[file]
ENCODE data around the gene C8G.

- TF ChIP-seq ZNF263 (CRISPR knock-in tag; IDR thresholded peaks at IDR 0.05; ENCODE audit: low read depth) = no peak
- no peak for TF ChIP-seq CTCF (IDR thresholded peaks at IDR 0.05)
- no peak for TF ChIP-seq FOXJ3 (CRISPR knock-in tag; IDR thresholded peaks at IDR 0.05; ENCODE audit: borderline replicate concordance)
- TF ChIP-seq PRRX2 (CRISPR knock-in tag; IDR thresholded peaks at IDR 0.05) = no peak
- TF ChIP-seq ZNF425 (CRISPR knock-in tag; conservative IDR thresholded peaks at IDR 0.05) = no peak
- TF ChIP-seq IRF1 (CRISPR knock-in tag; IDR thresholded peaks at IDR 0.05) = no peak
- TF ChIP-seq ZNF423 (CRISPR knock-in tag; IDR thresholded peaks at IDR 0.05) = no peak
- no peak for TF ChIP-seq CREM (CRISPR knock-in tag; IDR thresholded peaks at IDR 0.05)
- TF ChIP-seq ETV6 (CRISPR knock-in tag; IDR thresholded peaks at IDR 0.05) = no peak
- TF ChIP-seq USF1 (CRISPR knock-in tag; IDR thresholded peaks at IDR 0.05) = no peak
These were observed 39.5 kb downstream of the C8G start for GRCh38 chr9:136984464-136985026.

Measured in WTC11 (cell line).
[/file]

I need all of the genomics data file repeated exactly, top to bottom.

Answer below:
ENCODE data around the gene C8G.

- TF ChIP-seq ZNF263 (CRISPR knock-in tag; IDR thresholded peaks at IDR 0.05; ENCODE audit: low read depth) = no peak
- no peak for TF ChIP-seq CTCF (IDR thresholded peaks at IDR 0.05)
- no peak for TF ChIP-seq FOXJ3 (CRISPR knock-in tag; IDR thresholded peaks at IDR 0.05; ENCODE audit: borderline replicate concordance)
- TF ChIP-seq PRRX2 (CRISPR knock-in tag; IDR thresholded peaks at IDR 0.05) = no peak
- TF ChIP-seq ZNF425 (CRISPR knock-in tag; conservative IDR thresholded peaks at IDR 0.05) = no peak
- TF ChIP-seq IRF1 (CRISPR knock-in tag; IDR thresholded peaks at IDR 0.05) = no peak
- TF ChIP-seq ZNF423 (CRISPR knock-in tag; IDR thresholded peaks at IDR 0.05) = no peak
- no peak for TF ChIP-seq CREM (CRISPR knock-in tag; IDR thresholded peaks at IDR 0.05)
- TF ChIP-seq ETV6 (CRISPR knock-in tag; IDR thresholded peaks at IDR 0.05) = no peak
- TF ChIP-seq USF1 (CRISPR knock-in tag; IDR thresholded peaks at IDR 0.05) = no peak
These were observed 39.5 kb downstream of the C8G start for GRCh38 chr9:136984464-136985026.

Measured in WTC11 (cell line).